Bell, who was recently made the Chairman of the Board at the Memphis Music Foundation, recalled those dark days after the Stax bankruptcy when his phone stopped ringing, and everyone avoided him like the plague. Wiping tears from his eyes, he told us something that he had never shared with anyone before - "At a time when everyone else pushed me away, Willie Mitchell sought me out, and put food on my table, and helped to keep a roof over my family's heads..." Willie's open hearted generosity was spoken of again and again, and all of us who knew him felt the warmth of his presence there in the room.

The Musical Tribute that followed was simply amazing, as Hi Rhythm was joined by full string and horn sections, and a raft of background singers that included both Sandra and Donna Rhodes, whose silken vocals had graced so many great Hi recordings.

As Don Bryant kicked it off with That Driving Beat, you just knew this was going to be one remarkable afternoon. Once Don had finished singing, he mentioned the little known fact that the second vocal on the original 45 was by none other than Willie Mitchell himself! Very cool. Hi Rhythm smoked their way through Soul Serenade, after which Kevin Paige stepped up and delivered a beautiful Let's Stay Together. Preston Shannon, who performs the song regularly with his crack Memphis band, tore it up on Take Me To The River, and J. Blackfoot took O.V.'s That's How Strong My Love Is and just stole the show with it. Willie Clayton's soulful reading of Simply Beautiful was incredible, and Otis Clay got the crowd on its feet with Trying To Live My Life Without You. Life force Solomon Burke (who had driven from California for the funeral), closed out the show with the song Willie had written especially for him, the title track of his forthcoming Mitchell produced album, Nothing Is Impossible.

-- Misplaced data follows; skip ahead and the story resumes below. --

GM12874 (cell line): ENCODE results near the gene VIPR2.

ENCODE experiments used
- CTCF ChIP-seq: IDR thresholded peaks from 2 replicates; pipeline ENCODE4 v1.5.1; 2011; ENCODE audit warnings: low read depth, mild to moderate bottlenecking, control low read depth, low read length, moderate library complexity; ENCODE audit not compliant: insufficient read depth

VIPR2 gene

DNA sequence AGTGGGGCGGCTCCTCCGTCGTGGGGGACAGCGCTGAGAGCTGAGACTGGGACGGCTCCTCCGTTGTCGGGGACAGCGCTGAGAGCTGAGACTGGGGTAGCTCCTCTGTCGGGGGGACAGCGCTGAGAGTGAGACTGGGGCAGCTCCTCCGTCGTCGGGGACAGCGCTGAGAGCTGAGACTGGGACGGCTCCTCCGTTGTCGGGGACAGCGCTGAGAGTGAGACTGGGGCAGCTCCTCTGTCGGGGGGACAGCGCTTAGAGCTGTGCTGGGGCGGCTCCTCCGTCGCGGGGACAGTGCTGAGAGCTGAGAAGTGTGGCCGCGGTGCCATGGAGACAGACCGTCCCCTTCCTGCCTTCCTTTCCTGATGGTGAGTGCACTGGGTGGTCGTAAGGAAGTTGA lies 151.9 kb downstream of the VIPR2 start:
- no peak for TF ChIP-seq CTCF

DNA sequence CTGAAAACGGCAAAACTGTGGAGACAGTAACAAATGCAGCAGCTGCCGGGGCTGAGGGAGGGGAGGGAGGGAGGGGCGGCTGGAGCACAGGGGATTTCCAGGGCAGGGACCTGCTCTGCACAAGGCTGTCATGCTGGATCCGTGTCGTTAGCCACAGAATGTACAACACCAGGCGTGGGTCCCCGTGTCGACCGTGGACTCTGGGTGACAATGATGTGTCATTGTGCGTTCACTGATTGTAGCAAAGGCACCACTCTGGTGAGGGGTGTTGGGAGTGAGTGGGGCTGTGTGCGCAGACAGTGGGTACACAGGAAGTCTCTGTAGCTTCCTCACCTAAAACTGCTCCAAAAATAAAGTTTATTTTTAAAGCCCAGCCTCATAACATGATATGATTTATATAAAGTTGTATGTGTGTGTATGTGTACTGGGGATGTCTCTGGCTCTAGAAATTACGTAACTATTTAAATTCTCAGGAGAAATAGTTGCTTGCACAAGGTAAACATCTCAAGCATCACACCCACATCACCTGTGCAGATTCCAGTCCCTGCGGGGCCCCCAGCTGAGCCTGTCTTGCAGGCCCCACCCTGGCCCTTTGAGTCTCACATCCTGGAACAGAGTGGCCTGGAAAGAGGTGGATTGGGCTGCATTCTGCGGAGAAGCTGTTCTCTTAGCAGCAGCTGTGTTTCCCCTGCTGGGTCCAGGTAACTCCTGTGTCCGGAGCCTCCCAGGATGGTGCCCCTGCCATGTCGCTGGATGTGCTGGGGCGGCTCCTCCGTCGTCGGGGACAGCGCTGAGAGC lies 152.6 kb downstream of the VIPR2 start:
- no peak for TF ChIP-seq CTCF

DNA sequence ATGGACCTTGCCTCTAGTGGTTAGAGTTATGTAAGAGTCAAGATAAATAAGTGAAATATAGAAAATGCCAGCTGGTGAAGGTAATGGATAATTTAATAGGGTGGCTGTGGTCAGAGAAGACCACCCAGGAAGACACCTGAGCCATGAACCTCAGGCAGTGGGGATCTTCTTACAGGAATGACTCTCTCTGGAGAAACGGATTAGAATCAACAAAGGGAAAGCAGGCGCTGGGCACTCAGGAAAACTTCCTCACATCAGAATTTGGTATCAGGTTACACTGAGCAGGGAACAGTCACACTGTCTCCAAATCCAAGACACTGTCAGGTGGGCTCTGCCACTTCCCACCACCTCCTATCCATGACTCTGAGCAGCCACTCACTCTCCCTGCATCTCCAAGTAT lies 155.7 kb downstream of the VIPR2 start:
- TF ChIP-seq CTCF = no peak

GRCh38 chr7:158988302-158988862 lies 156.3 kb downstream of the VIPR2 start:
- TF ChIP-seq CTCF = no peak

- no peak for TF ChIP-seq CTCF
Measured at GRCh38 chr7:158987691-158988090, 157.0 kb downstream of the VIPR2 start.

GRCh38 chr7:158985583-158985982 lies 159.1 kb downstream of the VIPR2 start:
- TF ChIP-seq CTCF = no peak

I was just blown away.

Here's some video I shot with my crappy digital camera which really doesn't do it justice, but hopefully will give you some idea of just how great it was:

Long Live Willie Mitchell!

Wednesday, January 20, 2010

O.V. Wright - Without You (Hi 2315)

Without You

As you may know, I drove down to Memphis last week to attend Willie Mitchell's funeral. It was an experience I will never forget...

With the congregation swaying as one, Otis Clay sang When The Gates Swing Open as they wheeled Willie's body out into the East Memphis afternoon. As fate would have it, I got stuck at a light on Poplar Avenue, and lost the funeral procession in traffic. As I frantically tried to catch up, and figure out where they were headed, this incredible O.V. Wright song we have here came up on the car radio, and just filled it with light.

The B side of O.V.'s first Hi single, it was written by Willie and Earl Randle and never released on an LP. It is, in my opinion, a work of pure genius, and one of the greatest things to ever emanate from 1320 Willie Mitchell Boulevard. I just kind of melted there in the car...